An interdisciplinary team of researchers from Griffith Business School and the Menzies Health Institute Queensland led by Professor Anneke Fitzgerald (program evaluation), and Dr Katrina Radford (workforce evaluation) from the Department of Business Strategy and Innovation, and by Dr Nerina Vecchio (economic evaluation) from the Department of Accounting, Finance and Economics, are in the final stage of a project, that has successfully trialled two intergenerational care models with learning programs that improve the wellbeing of people with cognitive decline.

Prof. Anneke Fitzgerald, Dr Vecchio, Dr Radford

The research: A trial to evaluate innovative models of respite care – implementing an inter-generational community day care centre for Australians living with dementia, was financed by the Australian Government’s Dementia and Aged Care Services fund, and later named the Intergenerational Care (IGC) project.

It follows the team’s earlier research that examined child care and aged care sectors in 2014, and other studies covering policy analysis, global programs, preference models and feasibility.

“Most of the research we are doing, is multidisciplinary first off, but secondly it’s all developmental,” said Professor Fitzgerald.

“Our project is unique in that it focuses on building a strong business case for operating intergenerational care projects in Australia. In particular, we are interested in building a strong education pedagogy that fits within child care and aged care sectors as well as exploring the workforce and economic cost/benefit analysis that sits behind the innovative program to keep it a sustainable practice for industry,” said Dr Radford.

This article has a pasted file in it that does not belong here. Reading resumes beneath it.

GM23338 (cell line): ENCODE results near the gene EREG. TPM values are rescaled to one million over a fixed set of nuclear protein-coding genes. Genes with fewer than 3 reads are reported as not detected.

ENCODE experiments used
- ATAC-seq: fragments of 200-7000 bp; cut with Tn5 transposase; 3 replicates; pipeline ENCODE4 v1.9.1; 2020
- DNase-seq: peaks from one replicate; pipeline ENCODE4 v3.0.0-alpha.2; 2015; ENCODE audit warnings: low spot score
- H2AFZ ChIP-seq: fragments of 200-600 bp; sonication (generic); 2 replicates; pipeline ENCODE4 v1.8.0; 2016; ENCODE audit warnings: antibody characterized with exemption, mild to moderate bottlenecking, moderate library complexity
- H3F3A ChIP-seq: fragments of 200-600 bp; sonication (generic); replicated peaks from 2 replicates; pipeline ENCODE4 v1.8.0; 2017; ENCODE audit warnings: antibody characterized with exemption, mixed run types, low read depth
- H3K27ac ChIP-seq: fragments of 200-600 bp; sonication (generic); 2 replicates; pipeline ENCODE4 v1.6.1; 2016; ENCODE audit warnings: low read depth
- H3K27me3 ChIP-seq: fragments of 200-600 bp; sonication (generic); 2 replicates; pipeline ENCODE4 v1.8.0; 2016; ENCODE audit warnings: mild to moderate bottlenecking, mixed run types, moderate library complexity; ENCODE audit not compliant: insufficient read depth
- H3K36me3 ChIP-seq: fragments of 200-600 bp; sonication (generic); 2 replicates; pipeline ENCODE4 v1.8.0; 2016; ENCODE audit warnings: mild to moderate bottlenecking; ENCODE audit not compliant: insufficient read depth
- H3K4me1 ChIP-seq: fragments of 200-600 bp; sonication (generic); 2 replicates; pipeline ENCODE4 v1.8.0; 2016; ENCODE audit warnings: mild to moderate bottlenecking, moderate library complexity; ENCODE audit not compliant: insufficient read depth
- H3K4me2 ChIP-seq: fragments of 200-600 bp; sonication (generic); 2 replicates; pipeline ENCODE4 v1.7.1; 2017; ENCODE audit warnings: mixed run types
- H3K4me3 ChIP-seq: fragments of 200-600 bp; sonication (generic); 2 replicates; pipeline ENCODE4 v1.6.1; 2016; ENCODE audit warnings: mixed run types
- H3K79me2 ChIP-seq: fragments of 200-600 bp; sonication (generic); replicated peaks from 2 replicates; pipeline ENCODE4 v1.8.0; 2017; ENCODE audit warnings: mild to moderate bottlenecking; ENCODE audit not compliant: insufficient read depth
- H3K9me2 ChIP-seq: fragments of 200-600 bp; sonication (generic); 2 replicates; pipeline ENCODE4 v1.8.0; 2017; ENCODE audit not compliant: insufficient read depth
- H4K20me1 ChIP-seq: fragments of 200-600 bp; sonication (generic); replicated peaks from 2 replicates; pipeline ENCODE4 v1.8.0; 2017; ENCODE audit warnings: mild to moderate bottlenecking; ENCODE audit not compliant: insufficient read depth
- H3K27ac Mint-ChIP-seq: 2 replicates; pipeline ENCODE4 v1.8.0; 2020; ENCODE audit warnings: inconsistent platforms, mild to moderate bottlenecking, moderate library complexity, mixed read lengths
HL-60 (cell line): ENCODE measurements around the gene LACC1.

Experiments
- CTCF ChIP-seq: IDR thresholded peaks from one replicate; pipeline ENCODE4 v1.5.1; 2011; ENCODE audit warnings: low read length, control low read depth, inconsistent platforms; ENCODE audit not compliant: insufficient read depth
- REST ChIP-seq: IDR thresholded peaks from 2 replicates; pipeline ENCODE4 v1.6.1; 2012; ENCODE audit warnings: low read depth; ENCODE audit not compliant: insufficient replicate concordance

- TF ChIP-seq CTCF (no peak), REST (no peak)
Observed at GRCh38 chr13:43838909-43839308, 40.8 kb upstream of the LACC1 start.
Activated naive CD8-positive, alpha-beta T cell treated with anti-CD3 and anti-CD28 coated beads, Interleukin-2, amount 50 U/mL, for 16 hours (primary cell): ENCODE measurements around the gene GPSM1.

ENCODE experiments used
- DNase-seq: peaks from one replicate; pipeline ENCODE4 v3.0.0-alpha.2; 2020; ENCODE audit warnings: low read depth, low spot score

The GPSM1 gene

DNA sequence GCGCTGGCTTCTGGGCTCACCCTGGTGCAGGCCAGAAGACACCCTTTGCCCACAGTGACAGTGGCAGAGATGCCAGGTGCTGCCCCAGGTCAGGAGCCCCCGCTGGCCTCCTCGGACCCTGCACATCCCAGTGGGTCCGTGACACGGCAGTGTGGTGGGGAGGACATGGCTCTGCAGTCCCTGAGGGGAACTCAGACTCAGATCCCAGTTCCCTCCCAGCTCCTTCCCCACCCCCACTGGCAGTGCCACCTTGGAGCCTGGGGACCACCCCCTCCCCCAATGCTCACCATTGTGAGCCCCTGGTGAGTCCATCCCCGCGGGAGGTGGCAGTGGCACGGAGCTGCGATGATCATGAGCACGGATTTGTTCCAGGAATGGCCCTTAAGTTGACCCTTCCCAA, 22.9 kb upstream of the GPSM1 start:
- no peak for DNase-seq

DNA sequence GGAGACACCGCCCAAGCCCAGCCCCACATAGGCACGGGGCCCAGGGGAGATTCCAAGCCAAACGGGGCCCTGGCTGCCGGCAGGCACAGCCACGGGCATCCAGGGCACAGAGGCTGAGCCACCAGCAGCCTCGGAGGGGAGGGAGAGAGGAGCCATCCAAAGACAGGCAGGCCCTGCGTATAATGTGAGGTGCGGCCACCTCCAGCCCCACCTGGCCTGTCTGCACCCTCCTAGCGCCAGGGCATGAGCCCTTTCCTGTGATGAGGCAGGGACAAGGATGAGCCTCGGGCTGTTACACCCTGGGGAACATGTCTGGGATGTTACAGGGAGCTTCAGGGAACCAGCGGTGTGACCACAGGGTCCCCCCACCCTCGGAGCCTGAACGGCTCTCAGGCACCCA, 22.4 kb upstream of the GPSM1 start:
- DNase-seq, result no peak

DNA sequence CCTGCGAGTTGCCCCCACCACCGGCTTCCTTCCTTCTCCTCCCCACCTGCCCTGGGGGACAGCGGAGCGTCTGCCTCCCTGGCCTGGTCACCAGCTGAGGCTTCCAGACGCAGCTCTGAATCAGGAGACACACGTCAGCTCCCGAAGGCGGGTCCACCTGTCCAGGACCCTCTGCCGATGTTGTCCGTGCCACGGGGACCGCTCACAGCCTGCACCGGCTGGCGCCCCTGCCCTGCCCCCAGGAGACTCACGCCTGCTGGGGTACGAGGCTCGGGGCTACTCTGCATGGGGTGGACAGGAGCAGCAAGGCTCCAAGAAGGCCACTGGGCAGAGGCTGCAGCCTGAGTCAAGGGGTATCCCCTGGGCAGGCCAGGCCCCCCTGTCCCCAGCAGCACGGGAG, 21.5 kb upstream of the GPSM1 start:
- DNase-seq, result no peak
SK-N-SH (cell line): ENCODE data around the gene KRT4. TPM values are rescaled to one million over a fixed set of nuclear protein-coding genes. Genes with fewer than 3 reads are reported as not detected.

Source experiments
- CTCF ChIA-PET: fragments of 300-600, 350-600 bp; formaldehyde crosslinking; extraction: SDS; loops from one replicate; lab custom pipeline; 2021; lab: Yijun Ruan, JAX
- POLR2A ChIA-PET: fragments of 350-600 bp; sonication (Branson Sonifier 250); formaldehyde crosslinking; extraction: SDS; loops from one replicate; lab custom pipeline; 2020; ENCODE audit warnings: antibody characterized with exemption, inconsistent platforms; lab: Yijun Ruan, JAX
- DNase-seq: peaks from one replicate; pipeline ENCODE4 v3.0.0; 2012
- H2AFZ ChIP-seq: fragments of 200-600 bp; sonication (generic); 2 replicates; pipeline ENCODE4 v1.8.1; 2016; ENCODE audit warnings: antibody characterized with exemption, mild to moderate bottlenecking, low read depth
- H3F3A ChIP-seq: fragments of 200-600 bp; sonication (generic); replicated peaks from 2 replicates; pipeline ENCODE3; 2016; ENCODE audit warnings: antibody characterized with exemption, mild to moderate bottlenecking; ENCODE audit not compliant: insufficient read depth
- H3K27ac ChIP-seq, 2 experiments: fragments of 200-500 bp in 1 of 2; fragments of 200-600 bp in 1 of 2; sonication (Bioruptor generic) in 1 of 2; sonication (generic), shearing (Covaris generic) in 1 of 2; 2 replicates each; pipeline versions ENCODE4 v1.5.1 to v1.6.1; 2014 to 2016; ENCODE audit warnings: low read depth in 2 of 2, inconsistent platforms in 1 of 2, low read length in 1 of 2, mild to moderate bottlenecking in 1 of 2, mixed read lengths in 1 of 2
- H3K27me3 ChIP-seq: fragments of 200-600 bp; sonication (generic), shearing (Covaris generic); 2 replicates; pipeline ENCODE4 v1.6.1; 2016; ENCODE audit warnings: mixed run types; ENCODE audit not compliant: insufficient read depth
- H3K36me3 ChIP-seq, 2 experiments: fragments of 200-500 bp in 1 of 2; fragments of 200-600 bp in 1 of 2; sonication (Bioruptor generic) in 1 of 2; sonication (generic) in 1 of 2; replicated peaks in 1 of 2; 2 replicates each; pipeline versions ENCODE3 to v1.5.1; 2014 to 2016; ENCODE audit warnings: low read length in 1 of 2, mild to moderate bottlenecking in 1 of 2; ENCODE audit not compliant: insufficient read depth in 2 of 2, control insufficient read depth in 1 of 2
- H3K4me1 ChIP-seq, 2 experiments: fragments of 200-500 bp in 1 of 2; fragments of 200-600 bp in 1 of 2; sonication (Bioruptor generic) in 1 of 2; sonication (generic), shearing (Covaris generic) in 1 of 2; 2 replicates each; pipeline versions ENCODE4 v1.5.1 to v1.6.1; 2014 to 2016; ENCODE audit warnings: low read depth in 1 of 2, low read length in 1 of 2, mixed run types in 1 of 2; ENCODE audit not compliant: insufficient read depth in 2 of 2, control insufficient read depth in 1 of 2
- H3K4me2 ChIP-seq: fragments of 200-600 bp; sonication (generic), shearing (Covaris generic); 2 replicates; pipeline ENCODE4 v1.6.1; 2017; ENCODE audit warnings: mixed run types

Intergenerational Care Grandfather and ChildThe IGC project involves children and elderly people interacting in a day care facility with structured learning program activities once a week, over 16 weeks, under the supervision of formally trained caregivers. Two different models of care were trialled, one a shared campus model and the other a visiting campus model. It’s suggested an Intergenerational model of care, which includes learning programs should be considered to assist people living with dementia.

“Our project ran 16 sessions over 16 weeks, across 6 different organisations throughout QLD and NSW. While some industry partners were established before the grant, some were newly established because of the grant opportunity. Since the trial completed, some of our partners have continued a revised program,” said Dr Radford.

“The Intergenerational Care program involves putting together younger (aged 3-5 years) and older (aged 65+) people in a purposeful manner to share in educational experiences, that involves learning from each other under the supervision of formally trained caregivers.”

“What we have done is actually incredibly hopeful and uplifting, and builds resilience in the community. It’s been really good to work on, one of the nicest projects I have ever worked on,” said Professor Fitzgerald.

 
Intergenerational Care Grandmother and ChildThere are currently over 400,000 Australians living with dementia and by 2056 this is expected to increase to over 1 million. Currently, dementia is the second leading cause of death in Australians aged 65 and over, contributing to 5.4% deaths of males and 10.6% of all deaths in females each year. To combat this expansion a merging of child care and aged care systems, along with the widespread implementation of IGC programs has the potential to solve many of Australia’s social and economic challenges associated with child, aged and respite care.